Above is U.S. actress Ingrid Greer, who appeared in a few television shows and starred in one low rent exploitation movie—Ciro Santiago's hilariously bad 1978 women-in-prison flick Hell Hole. Though Greer's career was minor, this photo is major, which is to say she looks great in it. However we'd be remiss in our pulply duties if we failed to inform that Greer has a place in bizarro Hollywood lore—earned by drowning in a hot tub in 1981. Oh well. There are far sillier ways to go.

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Femmes Fatales Jun 13 2018
WORRY FREE EXISTENCE
I find plants ideal for alleviating stress. I've already successfully killed three ferns, a cactus, and four pots of posies.


A Pascal is a physics unit that measures, among other things, internal pressure or stress, and it's pretty clear that Pascale Roberts is feeling none of that. She's a César Award nominated French actress who appeared in such films as Weiße Fracht für Hongkong, aka Mystery of the Red Jungle, and the television series Allô police. This shot of her tending some unlucky plants appeared in Belgian film magazine Ciné-Revue in 1964.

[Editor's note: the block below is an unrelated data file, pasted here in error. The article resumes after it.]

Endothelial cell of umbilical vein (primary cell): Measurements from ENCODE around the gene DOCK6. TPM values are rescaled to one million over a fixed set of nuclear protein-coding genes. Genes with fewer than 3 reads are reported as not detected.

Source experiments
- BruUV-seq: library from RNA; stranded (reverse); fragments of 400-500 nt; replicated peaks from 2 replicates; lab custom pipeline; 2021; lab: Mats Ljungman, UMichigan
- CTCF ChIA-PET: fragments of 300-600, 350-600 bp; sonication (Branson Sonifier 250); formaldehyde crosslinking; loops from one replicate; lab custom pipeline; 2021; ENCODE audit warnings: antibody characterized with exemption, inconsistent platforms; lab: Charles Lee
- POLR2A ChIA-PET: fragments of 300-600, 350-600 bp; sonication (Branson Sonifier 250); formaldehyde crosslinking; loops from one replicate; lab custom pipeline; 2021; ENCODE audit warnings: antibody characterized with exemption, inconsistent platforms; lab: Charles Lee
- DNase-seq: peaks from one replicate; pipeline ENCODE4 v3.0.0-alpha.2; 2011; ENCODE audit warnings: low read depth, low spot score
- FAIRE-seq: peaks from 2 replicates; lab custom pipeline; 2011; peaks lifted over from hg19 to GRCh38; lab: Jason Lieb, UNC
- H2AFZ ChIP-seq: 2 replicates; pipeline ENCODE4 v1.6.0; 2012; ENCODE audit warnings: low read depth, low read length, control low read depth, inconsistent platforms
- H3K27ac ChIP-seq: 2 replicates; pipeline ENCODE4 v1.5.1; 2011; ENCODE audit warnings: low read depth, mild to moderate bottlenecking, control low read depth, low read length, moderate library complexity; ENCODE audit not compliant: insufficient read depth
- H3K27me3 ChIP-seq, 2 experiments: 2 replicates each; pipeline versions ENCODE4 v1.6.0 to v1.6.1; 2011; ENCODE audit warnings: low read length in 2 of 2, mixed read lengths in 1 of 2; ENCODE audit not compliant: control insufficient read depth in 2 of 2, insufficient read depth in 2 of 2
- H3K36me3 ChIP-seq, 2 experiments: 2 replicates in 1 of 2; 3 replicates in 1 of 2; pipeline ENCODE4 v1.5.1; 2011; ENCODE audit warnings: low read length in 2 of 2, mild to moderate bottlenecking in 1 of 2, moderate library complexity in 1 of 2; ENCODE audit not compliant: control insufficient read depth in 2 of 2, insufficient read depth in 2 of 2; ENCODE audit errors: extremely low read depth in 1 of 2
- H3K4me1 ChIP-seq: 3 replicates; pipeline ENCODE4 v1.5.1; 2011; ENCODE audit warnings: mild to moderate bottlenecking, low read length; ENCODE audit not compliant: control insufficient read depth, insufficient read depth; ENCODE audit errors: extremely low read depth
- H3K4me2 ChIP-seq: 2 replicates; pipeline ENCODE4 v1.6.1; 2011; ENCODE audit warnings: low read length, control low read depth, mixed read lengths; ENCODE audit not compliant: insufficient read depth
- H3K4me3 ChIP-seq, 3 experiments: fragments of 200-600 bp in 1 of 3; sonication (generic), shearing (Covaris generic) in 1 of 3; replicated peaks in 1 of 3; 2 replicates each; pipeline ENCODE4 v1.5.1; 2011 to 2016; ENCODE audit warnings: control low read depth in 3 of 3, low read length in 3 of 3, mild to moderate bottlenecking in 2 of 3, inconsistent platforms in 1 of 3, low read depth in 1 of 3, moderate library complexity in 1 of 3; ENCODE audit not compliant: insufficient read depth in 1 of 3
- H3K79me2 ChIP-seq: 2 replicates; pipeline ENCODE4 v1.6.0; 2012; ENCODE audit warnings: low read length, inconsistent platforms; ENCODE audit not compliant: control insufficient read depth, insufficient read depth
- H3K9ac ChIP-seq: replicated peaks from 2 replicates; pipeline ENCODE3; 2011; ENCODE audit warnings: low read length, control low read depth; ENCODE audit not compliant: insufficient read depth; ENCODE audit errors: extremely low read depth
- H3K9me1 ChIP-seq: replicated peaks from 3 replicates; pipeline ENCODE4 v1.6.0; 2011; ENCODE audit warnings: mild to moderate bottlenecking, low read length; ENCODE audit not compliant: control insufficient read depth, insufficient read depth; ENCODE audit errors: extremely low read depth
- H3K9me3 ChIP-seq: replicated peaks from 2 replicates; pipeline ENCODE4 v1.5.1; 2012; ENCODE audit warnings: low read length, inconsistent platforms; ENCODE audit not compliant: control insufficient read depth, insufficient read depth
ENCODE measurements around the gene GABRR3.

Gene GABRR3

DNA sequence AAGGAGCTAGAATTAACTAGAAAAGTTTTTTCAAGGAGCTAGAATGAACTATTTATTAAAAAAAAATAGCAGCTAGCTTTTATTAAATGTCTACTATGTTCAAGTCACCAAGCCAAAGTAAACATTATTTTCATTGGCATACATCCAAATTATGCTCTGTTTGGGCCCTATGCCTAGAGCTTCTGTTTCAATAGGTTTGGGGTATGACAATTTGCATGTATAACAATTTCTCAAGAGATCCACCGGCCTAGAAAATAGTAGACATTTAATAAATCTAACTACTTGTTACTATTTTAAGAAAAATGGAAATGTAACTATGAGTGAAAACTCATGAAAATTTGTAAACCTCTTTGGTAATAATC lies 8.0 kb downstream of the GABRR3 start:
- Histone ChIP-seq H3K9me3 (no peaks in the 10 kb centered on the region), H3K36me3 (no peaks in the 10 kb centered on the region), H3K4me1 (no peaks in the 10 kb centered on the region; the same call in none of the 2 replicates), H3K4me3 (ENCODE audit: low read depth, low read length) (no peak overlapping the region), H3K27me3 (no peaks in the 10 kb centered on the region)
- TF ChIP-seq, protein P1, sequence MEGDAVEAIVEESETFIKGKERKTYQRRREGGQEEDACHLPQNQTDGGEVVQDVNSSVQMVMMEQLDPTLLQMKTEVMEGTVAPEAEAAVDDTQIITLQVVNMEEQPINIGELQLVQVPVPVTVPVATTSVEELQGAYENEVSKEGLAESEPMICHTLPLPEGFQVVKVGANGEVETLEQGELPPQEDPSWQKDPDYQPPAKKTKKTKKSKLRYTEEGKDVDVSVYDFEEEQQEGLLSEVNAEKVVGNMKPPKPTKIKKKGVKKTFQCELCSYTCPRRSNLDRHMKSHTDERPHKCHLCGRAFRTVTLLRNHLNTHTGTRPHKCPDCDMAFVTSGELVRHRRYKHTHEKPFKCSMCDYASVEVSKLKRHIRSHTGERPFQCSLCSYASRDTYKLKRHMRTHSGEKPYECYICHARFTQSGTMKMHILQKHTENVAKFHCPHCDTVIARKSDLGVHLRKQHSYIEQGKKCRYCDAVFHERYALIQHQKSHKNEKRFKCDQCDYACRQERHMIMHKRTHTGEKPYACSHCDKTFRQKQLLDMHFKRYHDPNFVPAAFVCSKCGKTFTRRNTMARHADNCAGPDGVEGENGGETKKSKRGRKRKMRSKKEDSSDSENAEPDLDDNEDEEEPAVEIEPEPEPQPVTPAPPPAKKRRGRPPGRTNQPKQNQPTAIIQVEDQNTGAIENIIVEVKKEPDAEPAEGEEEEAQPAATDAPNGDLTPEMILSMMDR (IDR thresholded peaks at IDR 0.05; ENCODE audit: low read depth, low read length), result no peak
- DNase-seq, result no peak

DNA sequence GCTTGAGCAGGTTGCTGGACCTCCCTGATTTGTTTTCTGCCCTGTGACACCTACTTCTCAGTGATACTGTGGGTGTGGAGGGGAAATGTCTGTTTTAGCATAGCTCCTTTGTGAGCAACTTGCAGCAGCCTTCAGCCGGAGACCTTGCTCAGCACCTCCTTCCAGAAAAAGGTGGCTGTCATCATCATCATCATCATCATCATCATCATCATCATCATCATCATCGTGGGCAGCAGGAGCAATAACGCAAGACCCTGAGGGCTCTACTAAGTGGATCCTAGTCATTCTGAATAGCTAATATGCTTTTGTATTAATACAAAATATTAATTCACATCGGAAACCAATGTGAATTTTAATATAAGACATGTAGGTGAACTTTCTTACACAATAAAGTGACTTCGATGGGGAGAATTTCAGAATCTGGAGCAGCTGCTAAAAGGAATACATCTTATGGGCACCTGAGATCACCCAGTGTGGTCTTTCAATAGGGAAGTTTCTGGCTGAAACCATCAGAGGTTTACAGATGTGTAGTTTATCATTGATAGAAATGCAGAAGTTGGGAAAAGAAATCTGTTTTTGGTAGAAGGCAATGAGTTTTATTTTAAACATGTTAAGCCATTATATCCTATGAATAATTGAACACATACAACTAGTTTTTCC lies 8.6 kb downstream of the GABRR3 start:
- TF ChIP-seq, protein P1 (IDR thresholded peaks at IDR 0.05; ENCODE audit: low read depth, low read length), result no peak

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Femmes Fatales May 4 2018
TO PROTECT AND SERVE
This little guy is a jailbird and he just got his parole today. Who says rehabilitation doesn't work?


Above is a photo of U.S. actress Teresa Graves, whose primary claim to fame was starring in the blaxploitation inspired television cop drama Get Christie Love. It ran for one season on ABC from late 1974 through early 1975. We've never seen it but it seems to have developed a cultish following—no surprise, with Ms. Graves in the starring role. Below you see another shot, and her signature line from the show: “You're under arrest, sugar.” Get Christie Love is being rebooted for a 2018 cable movie with a celestial being named Kylie Bunbury in the starring role, but maybe we'll watch the original first. If we do you can be sure we'll report back.